Unexpected victory for one man fighting banking Goliath
Sometimes you come across a story where one man, standing alone, fights a lone battle against the bank and prevails. This is the story of Joel Makubalo versus Nedbank, which has just been slapped down by the North West High Court for refusing to stop the sale in execution of Joel Makubalo's house after he paid his arrears on auction day. The judge awarded a punitive costs order against the bank.
This story has an all-too-familiar ring to it. Joel Makubalo bought a house in Rustenberg financed by Nedbank and then some years later lost his job and started missing his bond repayments.
As usual, it didn't take Nedbank long to take action. In September 2012 Nedbank took judgment against Makubalo for an arrears amount of R30,556. A warrant of execution was levied against the property which was scheduled to be ultimately sold in execution on 5 December 2014. By the day of the auction, the arrears amount had escalated to R39,249. Makubalo meanwhile had managed to rustle up an amount of R43,000 which he transferred to the bank on the morning of the auction.
This should have frozen the sale in execution immediately, as Makubalo had automatiocally reinstated his mortgage bond by by settling his arrears, plus some extra money to cover reasonable legal and other expenses. Its clear from the tone of the judgment (Makubalo vs Nedbank) that the judge in this case was furious with Nedbank's behaviour.
But the auction went ahead and was bought for R271,000 by Pieter Hoffman Eiendoms Beleggings, who on-sold the house 13 days later for R450,000.
Makubalo asked the court to set aside the sale and transfer of the property on the grounds that Nedbank was not the registered owner on the day of day the transfer took place. In other words, because he had settled his arrears plus some reasonable costs, he (and not the bank) remained the registered owner. This is an interesting argument that should be used more often.
There is another interesting aspect to the case. Because the arrears totalled just R30,466, the Magistrates Court had jurisdiction, and issued an order for the bank to collect on this money plus interest, and that the property should be declared executable (in other words, can be sold at auction).
The National Credit Act (Section 129) allows for a credit agreement to be reinstated if the customer settled his arrears, plus the reasonable costs of enforcing the agreement, prior to the transfer. If this is done, the customer "may resume possession of any property that had been repossessed by the credit provider pursuant to an attachment order". Makubalo settled his arrears on the day of the auction. But the bank tried to claim that the auction was concluded at 10am on 5 December 2014, and therefore it was all over for Makubalo.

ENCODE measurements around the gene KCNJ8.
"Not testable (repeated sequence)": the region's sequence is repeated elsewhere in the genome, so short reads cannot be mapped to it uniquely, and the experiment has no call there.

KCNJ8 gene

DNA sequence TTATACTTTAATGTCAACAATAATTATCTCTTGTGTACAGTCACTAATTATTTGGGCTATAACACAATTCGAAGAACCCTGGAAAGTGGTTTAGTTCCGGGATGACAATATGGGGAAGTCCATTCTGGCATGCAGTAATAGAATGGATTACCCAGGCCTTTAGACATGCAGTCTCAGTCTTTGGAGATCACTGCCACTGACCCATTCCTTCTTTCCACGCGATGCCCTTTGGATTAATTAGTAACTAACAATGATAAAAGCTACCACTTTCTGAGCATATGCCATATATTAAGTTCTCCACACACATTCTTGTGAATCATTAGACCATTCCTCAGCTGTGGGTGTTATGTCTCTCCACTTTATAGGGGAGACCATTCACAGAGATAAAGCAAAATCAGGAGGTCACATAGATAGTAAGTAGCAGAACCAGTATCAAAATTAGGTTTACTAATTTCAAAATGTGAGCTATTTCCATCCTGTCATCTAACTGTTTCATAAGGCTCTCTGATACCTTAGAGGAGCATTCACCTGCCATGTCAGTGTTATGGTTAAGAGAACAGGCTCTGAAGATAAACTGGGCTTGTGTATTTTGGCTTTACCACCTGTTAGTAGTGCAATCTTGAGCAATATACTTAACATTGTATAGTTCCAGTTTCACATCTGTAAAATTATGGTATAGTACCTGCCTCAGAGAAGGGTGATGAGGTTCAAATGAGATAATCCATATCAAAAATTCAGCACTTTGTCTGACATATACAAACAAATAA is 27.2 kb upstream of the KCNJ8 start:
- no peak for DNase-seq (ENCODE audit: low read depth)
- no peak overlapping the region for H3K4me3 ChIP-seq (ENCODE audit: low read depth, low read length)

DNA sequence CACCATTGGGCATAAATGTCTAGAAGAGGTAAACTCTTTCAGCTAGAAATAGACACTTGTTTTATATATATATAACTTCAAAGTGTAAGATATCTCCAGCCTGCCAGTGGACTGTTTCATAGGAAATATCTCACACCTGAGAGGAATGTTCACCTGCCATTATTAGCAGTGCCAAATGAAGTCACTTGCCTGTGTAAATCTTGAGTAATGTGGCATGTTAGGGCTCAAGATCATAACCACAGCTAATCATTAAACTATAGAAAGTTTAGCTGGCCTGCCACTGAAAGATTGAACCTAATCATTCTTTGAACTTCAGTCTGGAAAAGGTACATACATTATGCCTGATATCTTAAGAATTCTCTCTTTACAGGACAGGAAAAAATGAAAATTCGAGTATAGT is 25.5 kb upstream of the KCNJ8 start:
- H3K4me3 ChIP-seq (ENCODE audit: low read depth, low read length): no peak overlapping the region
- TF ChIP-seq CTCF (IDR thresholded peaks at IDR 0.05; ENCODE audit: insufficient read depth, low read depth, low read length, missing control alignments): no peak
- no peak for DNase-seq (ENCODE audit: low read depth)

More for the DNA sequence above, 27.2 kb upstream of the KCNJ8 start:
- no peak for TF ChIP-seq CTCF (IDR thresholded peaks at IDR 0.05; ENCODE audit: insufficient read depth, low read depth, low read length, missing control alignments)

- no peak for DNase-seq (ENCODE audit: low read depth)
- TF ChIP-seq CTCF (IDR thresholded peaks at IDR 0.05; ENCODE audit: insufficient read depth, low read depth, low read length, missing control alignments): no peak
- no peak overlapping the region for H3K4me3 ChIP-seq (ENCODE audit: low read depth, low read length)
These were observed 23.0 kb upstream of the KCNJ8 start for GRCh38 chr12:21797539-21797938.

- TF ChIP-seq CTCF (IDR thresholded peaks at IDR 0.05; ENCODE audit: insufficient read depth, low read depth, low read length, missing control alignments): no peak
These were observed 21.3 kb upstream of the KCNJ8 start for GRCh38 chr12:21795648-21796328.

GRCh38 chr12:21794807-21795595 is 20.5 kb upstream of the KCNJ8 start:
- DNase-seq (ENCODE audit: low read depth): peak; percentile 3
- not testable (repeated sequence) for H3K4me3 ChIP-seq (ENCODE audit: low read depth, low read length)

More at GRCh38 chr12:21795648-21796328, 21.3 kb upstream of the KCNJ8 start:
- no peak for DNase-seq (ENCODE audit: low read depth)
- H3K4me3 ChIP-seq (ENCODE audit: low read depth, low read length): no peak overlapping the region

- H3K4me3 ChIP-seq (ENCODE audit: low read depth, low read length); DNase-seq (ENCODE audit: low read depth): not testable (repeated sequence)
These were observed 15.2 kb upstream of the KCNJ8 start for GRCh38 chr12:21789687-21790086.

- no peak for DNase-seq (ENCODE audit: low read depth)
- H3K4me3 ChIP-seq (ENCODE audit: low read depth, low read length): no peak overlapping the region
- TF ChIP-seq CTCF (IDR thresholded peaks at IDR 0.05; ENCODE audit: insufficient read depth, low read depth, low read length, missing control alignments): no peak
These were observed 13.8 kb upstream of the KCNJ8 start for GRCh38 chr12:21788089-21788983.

Judge doubts Nedbank's version of events
The judge did not like this. "First and foremost it is debatable whether at exactly 10H00 was the sale in execution concluded and the 10% deposit paid over. All this must have occurred in a matter of seconds, which is doubtful."
Secondly, the payment of the 10% deposit by the purchaser at auction was made to the sheriff and not the bank, which meanns the sale was not conlcuded between the bank and the new buyer. The buyer only settled the balance of the purchase price on 19 January 2015 - after Makubalo had settled his arrears with the bank. Fourthly, the transfer of the property was only registered in the new owner's name on 26 March 2015.
The judge did not like what he was hearing from the bank. He was "disturbed" by the fact that despite notifying the bank that Makubalo had settled his arrears plus some more, the bank went ahead with the auction. The should have immediately suspended the sale, but didn't. When Makubalo had settled his arrears on 5 December 2014, his account now reflected a credit balance of R3,750.
The judge was also disturbed at the fact that bank was so intent on selling the house at auction when the arrears amount was just R39,249, and the house was bought for R271,000 then on-sold iun a matter of days for R450,000.
The court ordered the sale at auction and the subsequent on-selling of the property to be scrapped, and awarded a puitive costs order against the bank.
A long overdue smack to the banks abusing the court process
This is a long-overdue smack to banks attempting to use the courts to illegally enforce their credit agreements.
"This whole scenario could have been avoided had (Nedbank) acted reasonably and not forged ahead with the sale in execution and subsequent registration of the property in the name of the (buyer at auction). The actions of (Nedbank) calls for a punitive costs order on an attorney and client scale," ruled the Judge RD Hendricks of the North West division of the High Court.
As Rickards notes: "It is rare to feel justice has been done in a case involving banks and ordinary account holders: Makubalo’s fight is one for the record books — one to store carefully in your little black book of information that could prove lifesaving if ever things go badly wrong and you need some urgent help to save your home."
The lesson perhaps from this case is that the courts are gradually standing up for the small guy. Which is why you should always defend when summonsed by the bank. There are multiple defences available to those under threat from the banks. For more information, sign up with Debt Admin here.
How to defend your home against bank foreclosure
How to check if your bank is ripping you off
How to free yourself from debt slavery and stop paying bank interest, bank charges and collection costs
Forget debt counselling - manage your own debt and get out of slavery
How to defend yourself against the banks
Here comes the seasonal blizzard of summonses from the banks
How to stop paying illegal garnishee orders in one simple step